Reflections on Rio

  Palms on Copacabana Beach 
  Originally uploaded by Pete Kim.

I was in Rio de Janeiro last week.  Some thoughts on the trip:

– On the flight down, there seemed to be three types of travelers.  Brazilian families (most common), outdoorsmen (as evidenced by their t-shirts with pictures of bucks and bass), and businesspeople.  The outdoorsmen turned out to be involved in the oil industry, working on pipelines and oil rigs.  On the way back, the flight seemed to be primarily oil workers and U.S. business and leisure travelers.
– Yes, even in "winter" people wear very skimpy stuff on the beach.
– Everyone I met was very friendly.  My clients were gracious hosts and worked a lot of hours.

Being a tourist
– Set fares are ripoffs.  Go by the meter.  (1) At the Sheraton Rio, a staff member offered a car service to Corcovado and back for R$170.  I politely declined and started walking to get a cab.  They dropped the price to R$100.  I kept walking.  One way for R$50.  I said OK and think I took a bad deal.  (2) Leaving Corcovado for Pão de Açucar, I got in one cab and the guy said R$25.  I asked him to use the meter and he refused.  I got out and he said he would.  The fare ended up being R$12. 
– On my day as a tourista, the morning was quite cloudy.  I visited Corcovado in the afternoon under the premise that the clouds would burn off like in San Francisco.  They did and the views were amazing.  Totally worth it – walk up the steps after you get off the train for some exercise.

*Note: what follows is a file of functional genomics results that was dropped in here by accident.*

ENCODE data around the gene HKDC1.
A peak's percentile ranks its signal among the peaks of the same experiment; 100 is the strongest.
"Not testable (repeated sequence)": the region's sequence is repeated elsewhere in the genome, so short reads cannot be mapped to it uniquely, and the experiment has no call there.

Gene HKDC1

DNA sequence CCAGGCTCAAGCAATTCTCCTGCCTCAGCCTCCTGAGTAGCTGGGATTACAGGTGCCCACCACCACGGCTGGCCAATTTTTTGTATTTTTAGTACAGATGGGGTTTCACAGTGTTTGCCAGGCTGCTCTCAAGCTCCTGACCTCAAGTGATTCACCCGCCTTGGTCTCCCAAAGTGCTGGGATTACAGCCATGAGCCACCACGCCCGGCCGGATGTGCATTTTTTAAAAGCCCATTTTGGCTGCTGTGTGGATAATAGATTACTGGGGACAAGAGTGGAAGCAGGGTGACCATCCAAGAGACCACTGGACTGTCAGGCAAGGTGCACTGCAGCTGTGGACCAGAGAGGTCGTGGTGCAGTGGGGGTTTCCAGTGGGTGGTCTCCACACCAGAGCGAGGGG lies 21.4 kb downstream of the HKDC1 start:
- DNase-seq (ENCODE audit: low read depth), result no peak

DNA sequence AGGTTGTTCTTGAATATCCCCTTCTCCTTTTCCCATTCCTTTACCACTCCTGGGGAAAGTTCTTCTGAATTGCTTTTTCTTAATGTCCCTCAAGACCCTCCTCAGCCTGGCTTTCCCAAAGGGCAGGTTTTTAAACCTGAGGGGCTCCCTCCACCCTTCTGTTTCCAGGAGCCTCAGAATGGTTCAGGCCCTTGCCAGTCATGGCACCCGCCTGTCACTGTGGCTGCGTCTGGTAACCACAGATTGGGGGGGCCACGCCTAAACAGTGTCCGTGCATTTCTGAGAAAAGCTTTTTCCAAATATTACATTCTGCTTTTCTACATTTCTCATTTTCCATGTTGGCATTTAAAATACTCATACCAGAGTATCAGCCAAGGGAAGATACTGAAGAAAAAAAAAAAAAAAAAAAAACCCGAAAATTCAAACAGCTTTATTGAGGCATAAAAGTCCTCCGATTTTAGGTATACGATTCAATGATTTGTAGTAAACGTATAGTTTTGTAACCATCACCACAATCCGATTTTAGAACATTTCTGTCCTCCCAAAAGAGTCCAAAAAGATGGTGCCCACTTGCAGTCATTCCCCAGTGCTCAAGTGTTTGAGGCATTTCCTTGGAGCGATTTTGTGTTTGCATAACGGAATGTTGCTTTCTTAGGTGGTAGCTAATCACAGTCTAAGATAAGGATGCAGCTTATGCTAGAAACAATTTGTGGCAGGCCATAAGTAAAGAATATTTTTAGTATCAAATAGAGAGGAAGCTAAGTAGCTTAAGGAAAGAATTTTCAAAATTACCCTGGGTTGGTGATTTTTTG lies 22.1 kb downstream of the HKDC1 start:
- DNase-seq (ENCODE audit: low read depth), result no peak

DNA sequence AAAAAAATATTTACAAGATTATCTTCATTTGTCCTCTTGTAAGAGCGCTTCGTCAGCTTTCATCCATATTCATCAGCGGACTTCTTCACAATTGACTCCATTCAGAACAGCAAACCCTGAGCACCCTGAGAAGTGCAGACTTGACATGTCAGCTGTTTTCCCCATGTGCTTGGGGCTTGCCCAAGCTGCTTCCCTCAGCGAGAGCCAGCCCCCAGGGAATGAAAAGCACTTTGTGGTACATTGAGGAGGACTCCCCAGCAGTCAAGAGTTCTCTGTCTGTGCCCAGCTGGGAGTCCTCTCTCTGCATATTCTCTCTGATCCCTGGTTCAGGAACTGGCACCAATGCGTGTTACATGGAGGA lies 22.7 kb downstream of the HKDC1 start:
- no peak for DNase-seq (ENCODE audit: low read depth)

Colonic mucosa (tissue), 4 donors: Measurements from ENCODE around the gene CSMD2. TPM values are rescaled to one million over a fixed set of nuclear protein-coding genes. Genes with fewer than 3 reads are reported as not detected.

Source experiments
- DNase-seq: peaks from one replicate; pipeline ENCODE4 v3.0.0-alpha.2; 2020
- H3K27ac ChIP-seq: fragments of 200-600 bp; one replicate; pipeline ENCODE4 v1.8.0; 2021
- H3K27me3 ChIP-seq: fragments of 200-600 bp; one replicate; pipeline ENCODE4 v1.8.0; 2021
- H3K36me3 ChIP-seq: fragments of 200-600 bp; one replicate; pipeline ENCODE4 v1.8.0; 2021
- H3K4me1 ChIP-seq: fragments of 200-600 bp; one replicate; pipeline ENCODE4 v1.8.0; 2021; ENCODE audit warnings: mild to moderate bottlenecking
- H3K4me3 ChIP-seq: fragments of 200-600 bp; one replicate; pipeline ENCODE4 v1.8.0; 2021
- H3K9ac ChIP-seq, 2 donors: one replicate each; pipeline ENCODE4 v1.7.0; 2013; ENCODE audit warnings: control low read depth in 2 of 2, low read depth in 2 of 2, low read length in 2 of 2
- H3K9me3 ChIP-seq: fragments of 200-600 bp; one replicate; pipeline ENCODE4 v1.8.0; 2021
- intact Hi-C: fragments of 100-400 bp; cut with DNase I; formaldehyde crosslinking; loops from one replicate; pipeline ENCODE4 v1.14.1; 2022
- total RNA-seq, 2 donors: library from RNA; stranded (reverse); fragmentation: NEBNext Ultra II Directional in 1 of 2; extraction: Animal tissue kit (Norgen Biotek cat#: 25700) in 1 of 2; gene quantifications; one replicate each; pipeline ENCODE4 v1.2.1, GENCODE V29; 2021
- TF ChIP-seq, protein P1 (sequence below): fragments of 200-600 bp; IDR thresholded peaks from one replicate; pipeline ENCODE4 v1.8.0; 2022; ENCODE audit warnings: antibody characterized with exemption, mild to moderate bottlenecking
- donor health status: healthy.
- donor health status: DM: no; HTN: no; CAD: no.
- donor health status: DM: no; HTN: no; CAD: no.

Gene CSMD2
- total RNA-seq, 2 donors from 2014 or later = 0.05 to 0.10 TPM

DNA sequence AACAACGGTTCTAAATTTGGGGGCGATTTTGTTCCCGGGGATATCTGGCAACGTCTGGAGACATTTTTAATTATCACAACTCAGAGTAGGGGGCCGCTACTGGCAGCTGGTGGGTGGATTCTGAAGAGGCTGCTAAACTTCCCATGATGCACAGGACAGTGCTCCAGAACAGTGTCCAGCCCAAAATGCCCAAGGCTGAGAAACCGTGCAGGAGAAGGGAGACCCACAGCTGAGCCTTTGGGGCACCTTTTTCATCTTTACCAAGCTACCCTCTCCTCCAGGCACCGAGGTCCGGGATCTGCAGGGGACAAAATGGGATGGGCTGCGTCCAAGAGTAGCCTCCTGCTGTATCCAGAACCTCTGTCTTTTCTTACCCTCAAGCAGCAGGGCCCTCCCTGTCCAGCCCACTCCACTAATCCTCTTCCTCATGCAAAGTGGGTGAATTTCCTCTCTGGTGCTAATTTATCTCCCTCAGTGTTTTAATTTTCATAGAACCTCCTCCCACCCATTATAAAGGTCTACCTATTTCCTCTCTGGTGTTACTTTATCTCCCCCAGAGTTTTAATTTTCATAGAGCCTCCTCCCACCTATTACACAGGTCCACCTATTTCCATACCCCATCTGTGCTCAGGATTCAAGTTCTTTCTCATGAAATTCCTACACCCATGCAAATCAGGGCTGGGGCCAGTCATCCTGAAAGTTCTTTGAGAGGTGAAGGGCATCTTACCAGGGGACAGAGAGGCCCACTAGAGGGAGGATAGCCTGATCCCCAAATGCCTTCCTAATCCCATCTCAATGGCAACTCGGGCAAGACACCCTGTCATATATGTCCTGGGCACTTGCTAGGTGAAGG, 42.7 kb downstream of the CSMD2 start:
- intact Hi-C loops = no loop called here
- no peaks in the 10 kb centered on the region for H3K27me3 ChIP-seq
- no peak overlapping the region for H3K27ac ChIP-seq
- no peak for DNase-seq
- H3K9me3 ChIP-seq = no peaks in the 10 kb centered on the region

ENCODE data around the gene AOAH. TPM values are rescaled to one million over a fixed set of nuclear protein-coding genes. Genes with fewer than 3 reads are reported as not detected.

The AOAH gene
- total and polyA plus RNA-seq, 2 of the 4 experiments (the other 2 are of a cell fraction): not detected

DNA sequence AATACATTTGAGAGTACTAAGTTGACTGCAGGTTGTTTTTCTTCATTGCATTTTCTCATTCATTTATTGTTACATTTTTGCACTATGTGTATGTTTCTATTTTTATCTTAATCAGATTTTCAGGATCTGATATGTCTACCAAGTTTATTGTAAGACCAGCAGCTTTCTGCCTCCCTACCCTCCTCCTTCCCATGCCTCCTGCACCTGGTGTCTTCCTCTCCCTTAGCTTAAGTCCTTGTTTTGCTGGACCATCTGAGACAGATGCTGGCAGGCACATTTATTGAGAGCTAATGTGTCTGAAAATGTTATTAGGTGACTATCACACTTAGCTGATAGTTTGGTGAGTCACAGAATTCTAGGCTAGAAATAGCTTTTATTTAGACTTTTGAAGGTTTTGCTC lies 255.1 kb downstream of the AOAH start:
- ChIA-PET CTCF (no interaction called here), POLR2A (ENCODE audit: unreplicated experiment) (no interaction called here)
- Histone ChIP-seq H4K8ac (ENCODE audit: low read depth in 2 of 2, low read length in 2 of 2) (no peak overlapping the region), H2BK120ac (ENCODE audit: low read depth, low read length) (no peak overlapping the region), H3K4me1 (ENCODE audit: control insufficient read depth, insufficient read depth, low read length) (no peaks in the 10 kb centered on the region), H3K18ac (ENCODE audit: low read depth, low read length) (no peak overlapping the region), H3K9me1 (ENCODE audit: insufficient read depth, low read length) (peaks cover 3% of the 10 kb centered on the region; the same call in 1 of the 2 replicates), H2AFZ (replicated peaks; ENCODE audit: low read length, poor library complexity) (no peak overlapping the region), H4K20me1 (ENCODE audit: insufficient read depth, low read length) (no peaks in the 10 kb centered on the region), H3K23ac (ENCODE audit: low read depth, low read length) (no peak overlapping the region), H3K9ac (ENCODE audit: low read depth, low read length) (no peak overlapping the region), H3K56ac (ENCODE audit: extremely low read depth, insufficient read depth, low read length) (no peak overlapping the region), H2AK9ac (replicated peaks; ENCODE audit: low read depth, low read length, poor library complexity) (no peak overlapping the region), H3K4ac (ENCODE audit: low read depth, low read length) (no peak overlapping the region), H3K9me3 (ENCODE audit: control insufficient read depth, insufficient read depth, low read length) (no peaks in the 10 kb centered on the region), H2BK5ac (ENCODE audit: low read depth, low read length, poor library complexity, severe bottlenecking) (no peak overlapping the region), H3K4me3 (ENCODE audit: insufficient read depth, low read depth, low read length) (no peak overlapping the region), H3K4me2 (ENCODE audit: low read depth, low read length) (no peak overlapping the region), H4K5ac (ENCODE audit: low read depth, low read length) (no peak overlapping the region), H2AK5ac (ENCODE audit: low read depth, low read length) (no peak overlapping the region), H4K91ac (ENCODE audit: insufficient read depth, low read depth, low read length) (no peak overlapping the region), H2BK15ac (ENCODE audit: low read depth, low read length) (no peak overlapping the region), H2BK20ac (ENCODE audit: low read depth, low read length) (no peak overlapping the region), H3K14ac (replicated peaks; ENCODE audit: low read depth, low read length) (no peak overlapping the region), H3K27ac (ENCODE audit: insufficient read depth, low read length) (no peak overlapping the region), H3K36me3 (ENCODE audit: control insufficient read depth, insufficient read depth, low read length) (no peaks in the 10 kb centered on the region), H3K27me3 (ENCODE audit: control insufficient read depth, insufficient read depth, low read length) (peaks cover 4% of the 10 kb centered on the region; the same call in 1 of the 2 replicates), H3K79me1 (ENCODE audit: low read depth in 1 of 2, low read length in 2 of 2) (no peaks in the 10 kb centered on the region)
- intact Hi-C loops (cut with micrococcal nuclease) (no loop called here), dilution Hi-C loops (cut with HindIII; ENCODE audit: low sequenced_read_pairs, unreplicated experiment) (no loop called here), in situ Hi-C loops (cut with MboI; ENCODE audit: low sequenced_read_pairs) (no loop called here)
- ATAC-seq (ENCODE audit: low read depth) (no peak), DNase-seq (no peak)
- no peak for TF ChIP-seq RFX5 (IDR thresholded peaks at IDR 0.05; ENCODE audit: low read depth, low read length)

– I went up Sugarloaf (Pão de Açucar) at night, given that I had already seen the city from above by day.  Don’t forget that there are two peaks.  Christo Redentor illuminated at night in the distance is pretty cool.
– One night I walked from one end of Copacabana beach (Leme) to the other (Ipanema), around 10 pm.  There was plenty of activity on the beach; a lot of football games, some just getting started.  Tons of people walking and jogging.  Very well illuminated.
– The shops at GIG have standard tourist fare.  Many stores price in USD and charge 2/3x more than what you’ll find in the city.

– I found some of the information and advice in my Frommer’s 2004 Brazil guide to be either badly outdated or far off point.  For example, "later at night drivers start to look on red lights as optional."  Not that I saw.  Most of the prices on tourist attractions were still the same.  Average prices at restaurants were double or triple as listed in the book.  Other advice was spot on, like hold on to as many small bills and coins (i.e. R$1/2) as possible so others don’t have to make change.
– Verizon Wireless?  Total letdown.  My colleague’s T-Mobile device wasn’t so hot either.  The best off were those traveling with AT&T/Cingular.
– Delta Air Lines?  No complaints.  The only thing I’d suggest is that Delta disable the touchscreen on their seat back TVs.  A middle-aged man jabbing at channels over an entire flight is like a two-year old kicking your seat.  And both have no clue.

– If I ever do the Atkins diet, I will move to Brazil while doing it.
– Warm pão de queijo for breakfast is delicious.  A little bit like pierogis.
– Pastéis are tasty as well.  Kind of like crab rangoon.
Farofa – great addition to a meal.  Very unique.  Kind of like corn meal.  Kind of like grits.  But really neither.
Caipirinhas are deceptively strong.  Like a wave’s undertow.
– Restaurants that made an impression:  Porcão and 00.
– There is a McDonald’s on Copacabana beach.  I didn’t eat there.
Great fruit.